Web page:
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Whitham is studying the genetics not just of particular organisms, but of entire ecosystems, a “genes-to-ecosystem” strategy, he says. His work is motivated by the need to save species from climate change before they disappear. . . .
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This idea that communities evolve together—as opposed to evolving independently—has deep and unnerving consequences. It means that a change in genetic structure in one species can lead to a greater change in the ecosystem at large, and vice versa. The genetic diversity in certain keystone species, like cottonwoods, become the bedrock for hundreds of other organisms. . . . Any reduction in genetic diversity in keystone species also reduces the variety of communities that they can support, which can have a ripple effect through the ecosystem in a way that’s hard to predict.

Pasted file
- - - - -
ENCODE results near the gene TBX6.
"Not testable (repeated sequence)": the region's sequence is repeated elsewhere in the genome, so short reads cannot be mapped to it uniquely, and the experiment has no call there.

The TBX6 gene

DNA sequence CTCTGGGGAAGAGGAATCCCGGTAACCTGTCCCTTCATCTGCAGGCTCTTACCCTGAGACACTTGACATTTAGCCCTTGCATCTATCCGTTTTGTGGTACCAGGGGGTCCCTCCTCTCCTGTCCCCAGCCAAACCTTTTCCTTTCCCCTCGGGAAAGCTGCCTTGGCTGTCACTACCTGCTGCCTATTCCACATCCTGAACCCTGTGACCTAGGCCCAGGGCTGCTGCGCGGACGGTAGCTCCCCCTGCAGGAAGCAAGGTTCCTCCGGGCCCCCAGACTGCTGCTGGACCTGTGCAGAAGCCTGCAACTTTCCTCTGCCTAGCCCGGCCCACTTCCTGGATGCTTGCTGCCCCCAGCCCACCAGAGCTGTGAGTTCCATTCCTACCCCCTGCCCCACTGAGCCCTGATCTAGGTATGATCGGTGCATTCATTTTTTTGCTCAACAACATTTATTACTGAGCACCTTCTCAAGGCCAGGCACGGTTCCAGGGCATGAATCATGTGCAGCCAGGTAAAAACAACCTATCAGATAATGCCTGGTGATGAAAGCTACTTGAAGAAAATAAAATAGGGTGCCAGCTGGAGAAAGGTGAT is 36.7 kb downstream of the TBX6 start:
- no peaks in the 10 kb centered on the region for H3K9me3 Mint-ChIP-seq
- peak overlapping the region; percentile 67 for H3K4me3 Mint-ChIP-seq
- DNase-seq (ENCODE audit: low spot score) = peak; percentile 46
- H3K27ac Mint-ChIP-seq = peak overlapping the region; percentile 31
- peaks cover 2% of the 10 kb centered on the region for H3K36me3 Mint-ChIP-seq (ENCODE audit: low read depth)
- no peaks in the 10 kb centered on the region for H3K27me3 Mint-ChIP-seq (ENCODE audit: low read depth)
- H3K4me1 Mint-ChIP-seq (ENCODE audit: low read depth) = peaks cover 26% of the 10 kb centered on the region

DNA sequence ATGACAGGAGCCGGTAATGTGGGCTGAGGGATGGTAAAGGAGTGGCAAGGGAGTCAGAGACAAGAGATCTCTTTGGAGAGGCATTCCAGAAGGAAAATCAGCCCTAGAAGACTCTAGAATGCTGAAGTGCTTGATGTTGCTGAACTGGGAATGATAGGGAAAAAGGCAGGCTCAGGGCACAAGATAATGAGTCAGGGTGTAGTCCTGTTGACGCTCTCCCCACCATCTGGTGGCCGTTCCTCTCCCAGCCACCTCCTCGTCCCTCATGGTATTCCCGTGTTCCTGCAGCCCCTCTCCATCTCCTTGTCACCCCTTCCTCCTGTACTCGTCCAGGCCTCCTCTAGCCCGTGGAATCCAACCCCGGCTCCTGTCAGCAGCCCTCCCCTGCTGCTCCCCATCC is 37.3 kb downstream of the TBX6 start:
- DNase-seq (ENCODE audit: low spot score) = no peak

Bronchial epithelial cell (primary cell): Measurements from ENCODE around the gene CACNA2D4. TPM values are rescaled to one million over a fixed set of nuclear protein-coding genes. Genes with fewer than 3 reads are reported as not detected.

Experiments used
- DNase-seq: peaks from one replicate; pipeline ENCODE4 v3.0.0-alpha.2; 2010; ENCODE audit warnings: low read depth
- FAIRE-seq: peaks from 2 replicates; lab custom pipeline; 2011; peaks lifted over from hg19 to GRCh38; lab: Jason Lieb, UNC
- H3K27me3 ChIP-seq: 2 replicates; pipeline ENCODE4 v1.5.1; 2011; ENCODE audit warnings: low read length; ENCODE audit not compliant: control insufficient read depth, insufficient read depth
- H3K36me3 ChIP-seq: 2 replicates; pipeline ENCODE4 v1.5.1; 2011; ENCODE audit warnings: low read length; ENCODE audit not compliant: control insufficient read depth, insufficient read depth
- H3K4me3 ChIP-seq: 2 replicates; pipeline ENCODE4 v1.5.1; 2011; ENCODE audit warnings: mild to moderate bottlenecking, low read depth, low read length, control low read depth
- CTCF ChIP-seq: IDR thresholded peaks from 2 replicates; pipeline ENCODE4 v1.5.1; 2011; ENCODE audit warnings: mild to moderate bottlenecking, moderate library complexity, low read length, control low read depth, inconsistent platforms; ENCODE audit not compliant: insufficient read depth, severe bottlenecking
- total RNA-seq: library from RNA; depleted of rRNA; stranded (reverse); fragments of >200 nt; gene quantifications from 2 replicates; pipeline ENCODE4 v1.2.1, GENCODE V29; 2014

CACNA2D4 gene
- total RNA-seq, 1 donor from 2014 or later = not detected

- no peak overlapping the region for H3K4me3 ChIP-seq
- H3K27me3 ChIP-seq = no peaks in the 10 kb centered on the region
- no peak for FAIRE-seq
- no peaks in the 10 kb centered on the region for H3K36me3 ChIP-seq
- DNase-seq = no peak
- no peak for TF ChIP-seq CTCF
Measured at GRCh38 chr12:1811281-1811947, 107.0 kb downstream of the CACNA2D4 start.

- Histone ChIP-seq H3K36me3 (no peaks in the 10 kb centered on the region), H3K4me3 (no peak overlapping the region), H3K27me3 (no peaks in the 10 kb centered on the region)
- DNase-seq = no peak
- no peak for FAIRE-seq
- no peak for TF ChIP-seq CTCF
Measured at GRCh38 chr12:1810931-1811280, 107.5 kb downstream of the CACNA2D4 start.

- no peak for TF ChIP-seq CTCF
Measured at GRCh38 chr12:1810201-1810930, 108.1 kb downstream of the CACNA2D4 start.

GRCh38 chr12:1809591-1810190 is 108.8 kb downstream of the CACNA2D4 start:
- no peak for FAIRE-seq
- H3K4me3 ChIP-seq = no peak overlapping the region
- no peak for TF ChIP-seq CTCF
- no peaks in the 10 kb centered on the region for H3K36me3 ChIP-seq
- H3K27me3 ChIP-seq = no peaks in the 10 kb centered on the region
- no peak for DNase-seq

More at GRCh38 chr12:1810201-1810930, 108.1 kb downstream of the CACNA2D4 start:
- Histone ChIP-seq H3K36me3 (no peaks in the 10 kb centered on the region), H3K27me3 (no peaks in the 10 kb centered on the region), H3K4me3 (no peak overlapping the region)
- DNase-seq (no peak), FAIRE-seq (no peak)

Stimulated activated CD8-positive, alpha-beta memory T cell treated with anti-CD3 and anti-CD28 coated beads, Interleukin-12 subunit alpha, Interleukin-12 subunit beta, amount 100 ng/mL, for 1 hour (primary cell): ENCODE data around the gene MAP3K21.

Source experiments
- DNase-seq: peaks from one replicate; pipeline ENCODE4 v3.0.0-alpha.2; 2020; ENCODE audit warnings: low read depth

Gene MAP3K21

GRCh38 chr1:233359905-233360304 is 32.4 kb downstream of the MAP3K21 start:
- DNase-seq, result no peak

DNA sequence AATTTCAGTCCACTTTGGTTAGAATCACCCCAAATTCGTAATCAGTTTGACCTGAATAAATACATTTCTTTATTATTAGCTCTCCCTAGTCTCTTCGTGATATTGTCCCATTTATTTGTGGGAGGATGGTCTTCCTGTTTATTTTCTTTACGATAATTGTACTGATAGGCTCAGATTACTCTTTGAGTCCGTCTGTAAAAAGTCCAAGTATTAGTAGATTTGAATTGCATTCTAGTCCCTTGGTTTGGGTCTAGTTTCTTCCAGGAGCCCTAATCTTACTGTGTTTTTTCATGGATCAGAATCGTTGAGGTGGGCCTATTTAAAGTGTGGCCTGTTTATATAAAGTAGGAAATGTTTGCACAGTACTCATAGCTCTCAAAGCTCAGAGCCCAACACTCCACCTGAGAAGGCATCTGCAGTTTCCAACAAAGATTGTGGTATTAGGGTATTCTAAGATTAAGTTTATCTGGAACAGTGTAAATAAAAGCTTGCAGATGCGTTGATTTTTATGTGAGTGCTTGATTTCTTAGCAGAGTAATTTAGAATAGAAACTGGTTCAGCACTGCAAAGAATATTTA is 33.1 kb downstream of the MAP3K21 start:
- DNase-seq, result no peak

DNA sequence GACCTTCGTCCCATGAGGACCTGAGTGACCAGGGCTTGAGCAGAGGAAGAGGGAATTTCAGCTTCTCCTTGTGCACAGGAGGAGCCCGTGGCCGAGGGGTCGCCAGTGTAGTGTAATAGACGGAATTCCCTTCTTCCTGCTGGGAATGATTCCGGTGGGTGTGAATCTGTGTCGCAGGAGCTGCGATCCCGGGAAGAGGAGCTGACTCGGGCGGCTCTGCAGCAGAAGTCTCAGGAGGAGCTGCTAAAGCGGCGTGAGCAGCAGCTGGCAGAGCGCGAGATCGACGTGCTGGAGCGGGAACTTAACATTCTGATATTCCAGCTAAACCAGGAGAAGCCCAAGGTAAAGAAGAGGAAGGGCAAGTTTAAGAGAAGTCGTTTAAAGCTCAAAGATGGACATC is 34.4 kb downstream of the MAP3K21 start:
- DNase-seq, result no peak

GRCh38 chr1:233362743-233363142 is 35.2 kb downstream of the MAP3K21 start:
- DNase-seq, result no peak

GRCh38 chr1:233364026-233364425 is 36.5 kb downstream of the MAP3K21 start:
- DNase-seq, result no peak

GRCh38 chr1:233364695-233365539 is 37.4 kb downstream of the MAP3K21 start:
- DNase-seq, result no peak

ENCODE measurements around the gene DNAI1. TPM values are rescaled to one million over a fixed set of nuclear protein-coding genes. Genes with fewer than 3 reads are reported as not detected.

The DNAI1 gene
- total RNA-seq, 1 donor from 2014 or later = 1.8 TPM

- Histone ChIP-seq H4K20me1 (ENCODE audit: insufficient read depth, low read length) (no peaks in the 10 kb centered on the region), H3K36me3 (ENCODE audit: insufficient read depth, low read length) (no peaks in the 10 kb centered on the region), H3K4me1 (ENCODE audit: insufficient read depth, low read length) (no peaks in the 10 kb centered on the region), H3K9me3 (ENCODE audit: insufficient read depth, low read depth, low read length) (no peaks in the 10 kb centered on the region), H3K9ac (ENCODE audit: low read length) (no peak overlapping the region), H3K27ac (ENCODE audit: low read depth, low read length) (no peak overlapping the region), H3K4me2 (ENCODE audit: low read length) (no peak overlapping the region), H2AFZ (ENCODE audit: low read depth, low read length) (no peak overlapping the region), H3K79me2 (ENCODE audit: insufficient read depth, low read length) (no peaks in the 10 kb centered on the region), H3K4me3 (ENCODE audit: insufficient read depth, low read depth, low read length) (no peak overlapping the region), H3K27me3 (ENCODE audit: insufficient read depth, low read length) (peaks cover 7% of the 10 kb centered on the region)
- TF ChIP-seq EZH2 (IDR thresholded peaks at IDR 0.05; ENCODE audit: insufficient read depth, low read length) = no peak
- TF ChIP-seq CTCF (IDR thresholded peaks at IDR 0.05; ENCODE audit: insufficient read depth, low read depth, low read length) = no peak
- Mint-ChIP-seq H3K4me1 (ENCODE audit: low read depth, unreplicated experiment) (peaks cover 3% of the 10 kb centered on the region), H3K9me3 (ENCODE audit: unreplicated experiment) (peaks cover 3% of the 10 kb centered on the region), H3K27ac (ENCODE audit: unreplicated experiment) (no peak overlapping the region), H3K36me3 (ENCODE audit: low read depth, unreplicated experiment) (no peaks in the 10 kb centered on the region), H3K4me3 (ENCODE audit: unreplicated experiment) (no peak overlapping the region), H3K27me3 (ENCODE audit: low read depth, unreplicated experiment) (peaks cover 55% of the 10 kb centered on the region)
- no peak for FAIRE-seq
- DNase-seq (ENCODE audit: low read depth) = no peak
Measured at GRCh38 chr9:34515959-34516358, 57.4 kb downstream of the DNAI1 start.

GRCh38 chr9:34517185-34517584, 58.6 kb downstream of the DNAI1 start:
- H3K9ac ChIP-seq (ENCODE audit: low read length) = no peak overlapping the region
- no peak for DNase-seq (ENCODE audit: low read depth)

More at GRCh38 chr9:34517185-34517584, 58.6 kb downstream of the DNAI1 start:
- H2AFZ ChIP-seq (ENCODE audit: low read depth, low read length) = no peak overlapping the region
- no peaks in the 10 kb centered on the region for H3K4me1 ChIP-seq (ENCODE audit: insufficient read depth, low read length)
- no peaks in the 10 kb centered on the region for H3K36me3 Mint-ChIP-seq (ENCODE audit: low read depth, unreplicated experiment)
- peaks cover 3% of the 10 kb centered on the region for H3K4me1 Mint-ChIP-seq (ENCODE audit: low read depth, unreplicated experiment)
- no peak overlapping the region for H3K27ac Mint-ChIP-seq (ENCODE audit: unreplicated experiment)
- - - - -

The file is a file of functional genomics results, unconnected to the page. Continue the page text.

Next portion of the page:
Whitham’s ultimate goal is to sequence as many genomes as possible, to find what genes cause particular trees to interact with other organisms. “Breeding the right foundation species”—species that support large numbers of other ones—“may mitigate extinctions in these areas,” he says. He’s toyed with the idea of genetically modifying desirable traits, but he’s sensitive to GMO’s critics. Ultimately though, he thinks genetic modification will be hard to avoid.
“We can be purist, and not have the species,” he says, “or insert genes. But for now we’re only selecting for traits that naturally occur.”
Read full, original post: This Man Is Genetically Altering Ecosystems to Save Them from Climate Change